>
                    > --- In sca-jml@yahoogroups.com, "Jason Adams" <banditt_adams@> wrote:
                    > >
                    > > ah, ok. That whole dropping the middle vowel thing the Japanese do
                    > > really has me confused. Because, where IS the middle-point? lol I
                    > > *love* sitting and listening to those samurai flicks and how they
                    > > pronounce things and names. One of these days it will just click.
                    >
                    > I think it's specific to the letter "u."
                    > This is pretty basic, but it might help a little:
                    >
                    http://www.japaneselifestyle.com.au/japanese_language/japanese_pronunciation.htm
                    >
                    > Saionji no Hanae, still learning a lot of this myself.
                    >
                    The vowels "u" and "i" are both frequently ghosted. Also note that
                    "yu" is a different vowel sound from "u" and does not get this treatment.
                  • Ii Saburou Katsumori (Joshua B.)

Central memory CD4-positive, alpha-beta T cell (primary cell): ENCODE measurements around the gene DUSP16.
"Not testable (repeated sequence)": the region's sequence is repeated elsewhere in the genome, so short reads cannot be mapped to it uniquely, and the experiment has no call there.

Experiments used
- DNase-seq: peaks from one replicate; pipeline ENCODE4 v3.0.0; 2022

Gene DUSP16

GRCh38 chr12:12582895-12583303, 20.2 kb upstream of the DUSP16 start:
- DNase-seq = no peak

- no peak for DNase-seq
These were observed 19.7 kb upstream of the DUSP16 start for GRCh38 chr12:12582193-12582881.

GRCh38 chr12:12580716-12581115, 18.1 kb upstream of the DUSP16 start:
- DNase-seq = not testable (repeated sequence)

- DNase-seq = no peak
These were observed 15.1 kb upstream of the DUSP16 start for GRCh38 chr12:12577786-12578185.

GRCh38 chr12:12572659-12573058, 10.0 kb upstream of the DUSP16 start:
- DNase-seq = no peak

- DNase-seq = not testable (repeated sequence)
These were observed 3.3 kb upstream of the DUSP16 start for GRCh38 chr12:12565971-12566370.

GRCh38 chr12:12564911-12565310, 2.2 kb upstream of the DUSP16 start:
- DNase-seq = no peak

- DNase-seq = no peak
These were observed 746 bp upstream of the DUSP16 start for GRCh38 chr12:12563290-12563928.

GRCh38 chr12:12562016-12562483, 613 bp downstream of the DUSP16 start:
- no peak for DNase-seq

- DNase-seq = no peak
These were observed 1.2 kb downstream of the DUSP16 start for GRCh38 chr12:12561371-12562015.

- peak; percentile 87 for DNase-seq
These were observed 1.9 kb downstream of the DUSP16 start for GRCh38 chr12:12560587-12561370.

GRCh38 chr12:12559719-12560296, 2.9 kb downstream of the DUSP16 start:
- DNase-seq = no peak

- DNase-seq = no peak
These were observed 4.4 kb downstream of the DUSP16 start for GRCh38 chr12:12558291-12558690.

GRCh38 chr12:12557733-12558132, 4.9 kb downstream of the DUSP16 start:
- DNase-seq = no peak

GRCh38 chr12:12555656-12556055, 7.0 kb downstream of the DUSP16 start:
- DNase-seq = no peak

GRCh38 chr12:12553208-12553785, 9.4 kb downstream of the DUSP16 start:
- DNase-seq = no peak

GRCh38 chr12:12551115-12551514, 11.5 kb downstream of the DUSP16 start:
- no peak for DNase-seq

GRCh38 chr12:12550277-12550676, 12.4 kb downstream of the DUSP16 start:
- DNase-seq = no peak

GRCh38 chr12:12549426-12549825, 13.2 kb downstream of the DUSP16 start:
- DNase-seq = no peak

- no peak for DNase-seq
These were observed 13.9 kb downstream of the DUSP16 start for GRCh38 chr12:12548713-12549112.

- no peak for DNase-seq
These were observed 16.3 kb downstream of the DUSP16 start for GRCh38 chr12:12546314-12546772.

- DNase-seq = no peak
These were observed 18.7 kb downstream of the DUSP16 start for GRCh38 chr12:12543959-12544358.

... Well... it is easier if you read kanji, but USUALLY these names are two characters, each two morae each (one mora is usually a syllable... but not
                    Message 9 of 22 , Mar 7, 2007
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                      On 3/6/07, Jason Adams <banditt_adams@...> wrote:
                      > --- In sca-jml@yahoogroups.com, "Ii Saburou Katsumori (Joshua B.)"
                      > > :) It is a good choice. Congratulations, Sanada-dono.
                      >
                      > thank you :)
                      >
                      > >
                      > > I would say it is probably more "KATS'-YU-kee". Just start saying
                      > > 'Kah-tsoo-yoo-kee' fast.
                      > >
                      >
                      > ah, ok. That whole dropping the middle vowel thing the Japanese do
                      > really has me confused. Because, where IS the middle-point? lol I
                      > *love* sitting and listending to those samurai flicks and how they
                      > pronounce things and names. One of these days it will just click.